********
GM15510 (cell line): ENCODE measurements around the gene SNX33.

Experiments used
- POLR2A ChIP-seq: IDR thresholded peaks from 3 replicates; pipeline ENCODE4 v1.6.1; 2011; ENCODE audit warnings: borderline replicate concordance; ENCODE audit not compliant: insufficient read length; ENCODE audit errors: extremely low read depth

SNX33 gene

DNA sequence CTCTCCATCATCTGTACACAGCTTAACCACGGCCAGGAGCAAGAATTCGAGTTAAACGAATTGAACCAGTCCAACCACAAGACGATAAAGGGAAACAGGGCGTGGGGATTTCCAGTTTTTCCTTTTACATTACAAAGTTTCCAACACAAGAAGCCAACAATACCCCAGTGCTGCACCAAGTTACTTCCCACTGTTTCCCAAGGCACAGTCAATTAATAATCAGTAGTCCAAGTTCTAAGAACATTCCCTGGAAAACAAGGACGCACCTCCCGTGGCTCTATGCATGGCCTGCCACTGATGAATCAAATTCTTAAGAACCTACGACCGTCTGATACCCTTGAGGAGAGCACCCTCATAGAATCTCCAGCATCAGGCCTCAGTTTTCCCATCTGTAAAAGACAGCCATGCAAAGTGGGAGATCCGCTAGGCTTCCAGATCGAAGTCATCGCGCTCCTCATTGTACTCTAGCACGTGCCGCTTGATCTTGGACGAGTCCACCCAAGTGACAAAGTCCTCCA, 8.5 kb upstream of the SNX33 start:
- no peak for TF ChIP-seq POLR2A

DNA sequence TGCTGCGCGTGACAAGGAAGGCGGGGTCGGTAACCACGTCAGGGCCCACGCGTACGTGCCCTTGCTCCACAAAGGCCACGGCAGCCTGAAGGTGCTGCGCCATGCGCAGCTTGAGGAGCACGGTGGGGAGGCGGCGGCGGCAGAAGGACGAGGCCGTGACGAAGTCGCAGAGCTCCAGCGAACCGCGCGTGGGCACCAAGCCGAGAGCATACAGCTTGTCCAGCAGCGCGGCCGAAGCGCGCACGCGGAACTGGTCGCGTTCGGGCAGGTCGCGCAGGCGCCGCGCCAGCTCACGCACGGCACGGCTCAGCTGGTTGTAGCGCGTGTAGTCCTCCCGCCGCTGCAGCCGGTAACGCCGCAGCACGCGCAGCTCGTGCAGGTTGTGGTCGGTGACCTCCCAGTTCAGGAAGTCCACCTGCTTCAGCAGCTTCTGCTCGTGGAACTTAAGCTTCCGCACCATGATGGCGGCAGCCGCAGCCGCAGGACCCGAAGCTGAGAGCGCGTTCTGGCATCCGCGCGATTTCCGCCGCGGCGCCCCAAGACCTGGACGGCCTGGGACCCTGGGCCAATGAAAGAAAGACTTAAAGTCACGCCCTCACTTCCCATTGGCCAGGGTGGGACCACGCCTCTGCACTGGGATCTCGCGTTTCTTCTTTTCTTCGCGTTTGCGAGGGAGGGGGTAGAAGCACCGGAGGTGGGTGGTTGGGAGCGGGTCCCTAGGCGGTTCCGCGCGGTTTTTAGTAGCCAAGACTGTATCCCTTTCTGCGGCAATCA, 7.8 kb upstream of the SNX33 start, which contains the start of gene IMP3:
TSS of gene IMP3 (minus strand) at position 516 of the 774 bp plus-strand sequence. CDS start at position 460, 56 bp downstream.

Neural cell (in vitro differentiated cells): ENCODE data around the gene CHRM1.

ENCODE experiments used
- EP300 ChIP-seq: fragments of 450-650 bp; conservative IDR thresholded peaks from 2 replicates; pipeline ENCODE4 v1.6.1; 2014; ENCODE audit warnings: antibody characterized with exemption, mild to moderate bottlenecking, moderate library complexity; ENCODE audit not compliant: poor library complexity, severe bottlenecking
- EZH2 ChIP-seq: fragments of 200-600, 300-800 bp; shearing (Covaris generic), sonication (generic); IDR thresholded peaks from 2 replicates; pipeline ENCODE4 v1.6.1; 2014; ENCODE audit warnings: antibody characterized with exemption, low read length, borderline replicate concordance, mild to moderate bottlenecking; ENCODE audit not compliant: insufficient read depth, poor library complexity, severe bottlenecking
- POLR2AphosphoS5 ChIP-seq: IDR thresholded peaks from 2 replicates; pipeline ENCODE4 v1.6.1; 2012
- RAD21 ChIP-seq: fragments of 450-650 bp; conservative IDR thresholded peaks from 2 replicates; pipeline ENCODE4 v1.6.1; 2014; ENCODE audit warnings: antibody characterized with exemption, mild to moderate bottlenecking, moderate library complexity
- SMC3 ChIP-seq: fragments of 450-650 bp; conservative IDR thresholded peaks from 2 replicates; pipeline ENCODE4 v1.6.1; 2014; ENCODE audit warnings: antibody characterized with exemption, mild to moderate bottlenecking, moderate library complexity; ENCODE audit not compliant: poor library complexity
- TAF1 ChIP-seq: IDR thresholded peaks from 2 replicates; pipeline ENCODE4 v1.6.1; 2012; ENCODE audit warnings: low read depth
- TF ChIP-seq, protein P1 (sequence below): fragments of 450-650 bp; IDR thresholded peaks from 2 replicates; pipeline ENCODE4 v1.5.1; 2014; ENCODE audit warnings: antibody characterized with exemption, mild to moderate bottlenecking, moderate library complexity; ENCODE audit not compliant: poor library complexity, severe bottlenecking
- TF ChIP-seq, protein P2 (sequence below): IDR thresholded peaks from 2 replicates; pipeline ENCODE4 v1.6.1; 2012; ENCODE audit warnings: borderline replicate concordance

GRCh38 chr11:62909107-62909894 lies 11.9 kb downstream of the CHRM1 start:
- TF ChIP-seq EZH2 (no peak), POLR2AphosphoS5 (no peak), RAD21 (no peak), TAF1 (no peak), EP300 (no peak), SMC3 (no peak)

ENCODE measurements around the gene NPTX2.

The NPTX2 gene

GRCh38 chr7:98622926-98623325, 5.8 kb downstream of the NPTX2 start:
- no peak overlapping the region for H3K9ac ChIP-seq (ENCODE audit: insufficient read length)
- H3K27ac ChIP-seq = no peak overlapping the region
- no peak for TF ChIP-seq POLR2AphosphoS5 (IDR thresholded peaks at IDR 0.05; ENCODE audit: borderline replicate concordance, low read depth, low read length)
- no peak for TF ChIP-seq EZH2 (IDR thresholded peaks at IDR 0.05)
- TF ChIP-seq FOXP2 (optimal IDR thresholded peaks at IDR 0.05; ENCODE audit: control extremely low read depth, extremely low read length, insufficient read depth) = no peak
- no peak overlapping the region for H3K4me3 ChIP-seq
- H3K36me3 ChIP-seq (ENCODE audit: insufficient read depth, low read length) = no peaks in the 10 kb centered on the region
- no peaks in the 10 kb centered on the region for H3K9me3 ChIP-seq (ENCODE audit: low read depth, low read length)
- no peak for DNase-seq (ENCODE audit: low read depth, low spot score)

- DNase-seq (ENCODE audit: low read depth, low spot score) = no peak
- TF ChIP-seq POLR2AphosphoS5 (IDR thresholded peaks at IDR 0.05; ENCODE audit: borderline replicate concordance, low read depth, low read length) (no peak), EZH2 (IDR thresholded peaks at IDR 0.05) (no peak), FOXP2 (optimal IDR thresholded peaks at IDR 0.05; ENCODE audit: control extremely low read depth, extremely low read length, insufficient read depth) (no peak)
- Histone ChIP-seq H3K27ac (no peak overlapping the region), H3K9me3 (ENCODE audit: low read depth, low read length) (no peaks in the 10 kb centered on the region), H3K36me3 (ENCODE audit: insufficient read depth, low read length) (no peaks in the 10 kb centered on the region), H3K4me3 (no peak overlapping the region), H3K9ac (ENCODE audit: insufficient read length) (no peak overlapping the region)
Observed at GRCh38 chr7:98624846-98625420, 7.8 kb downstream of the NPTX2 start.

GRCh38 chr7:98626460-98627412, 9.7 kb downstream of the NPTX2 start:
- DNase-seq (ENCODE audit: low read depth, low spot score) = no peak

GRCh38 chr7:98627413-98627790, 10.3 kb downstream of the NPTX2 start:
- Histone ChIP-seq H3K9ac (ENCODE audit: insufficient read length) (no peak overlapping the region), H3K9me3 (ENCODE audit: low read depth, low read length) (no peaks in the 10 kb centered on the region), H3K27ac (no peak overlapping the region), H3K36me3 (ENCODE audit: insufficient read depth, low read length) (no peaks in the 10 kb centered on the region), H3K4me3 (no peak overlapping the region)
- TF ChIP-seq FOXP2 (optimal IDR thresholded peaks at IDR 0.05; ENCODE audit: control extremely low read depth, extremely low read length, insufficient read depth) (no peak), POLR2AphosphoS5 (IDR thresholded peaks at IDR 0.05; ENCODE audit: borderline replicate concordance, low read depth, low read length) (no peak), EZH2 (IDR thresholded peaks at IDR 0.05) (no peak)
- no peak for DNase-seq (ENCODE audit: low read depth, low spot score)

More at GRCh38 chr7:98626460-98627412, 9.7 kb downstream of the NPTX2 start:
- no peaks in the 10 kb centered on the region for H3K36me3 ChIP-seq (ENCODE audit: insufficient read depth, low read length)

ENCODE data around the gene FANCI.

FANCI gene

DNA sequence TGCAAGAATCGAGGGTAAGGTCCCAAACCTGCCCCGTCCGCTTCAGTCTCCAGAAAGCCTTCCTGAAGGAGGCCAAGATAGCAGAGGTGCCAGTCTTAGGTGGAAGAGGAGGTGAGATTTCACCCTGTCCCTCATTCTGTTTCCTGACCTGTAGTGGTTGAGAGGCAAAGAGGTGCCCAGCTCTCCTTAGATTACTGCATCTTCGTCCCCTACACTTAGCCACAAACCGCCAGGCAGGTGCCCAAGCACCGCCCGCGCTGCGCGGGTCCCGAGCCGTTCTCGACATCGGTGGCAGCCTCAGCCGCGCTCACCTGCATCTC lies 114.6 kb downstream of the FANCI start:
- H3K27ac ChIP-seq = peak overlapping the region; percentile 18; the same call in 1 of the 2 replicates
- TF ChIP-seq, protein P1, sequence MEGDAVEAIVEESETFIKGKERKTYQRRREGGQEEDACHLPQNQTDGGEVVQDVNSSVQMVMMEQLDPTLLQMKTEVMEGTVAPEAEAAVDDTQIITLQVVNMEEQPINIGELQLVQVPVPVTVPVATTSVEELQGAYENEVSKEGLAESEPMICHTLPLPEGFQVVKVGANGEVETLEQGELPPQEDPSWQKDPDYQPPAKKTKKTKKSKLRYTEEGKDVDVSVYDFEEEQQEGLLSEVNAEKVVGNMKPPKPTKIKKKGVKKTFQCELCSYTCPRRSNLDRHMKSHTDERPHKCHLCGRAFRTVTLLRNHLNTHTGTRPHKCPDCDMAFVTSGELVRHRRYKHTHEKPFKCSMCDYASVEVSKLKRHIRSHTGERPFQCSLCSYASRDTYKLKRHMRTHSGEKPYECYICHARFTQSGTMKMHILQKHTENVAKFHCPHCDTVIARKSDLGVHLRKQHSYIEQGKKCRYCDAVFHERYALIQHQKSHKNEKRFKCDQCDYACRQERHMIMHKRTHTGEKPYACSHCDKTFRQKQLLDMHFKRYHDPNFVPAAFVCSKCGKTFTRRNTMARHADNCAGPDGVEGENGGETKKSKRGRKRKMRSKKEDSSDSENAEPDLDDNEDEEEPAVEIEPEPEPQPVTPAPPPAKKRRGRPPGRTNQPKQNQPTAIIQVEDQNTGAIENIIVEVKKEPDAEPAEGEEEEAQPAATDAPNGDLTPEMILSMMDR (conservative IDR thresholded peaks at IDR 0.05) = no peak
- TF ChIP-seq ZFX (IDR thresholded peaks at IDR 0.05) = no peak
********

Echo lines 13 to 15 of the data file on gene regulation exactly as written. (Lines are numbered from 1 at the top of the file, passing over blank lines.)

- POLR2AphosphoS5 ChIP-seq: IDR thresholded peaks from 2 replicates; pipeline ENCODE4 v1.6.1; 2012
- RAD21 ChIP-seq: fragments of 450-650 bp; conservative IDR thresholded peaks from 2 replicates; pipeline ENCODE4 v1.6.1; 2014; ENCODE audit warnings: antibody characterized with exemption, mild to moderate bottlenecking, moderate library complexity
- SMC3 ChIP-seq: fragments of 450-650 bp; conservative IDR thresholded peaks from 2 replicates; pipeline ENCODE4 v1.6.1; 2014; ENCODE audit warnings: antibody characterized with exemption, mild to moderate bottlenecking, moderate library complexity; ENCODE audit not compliant: poor library complexity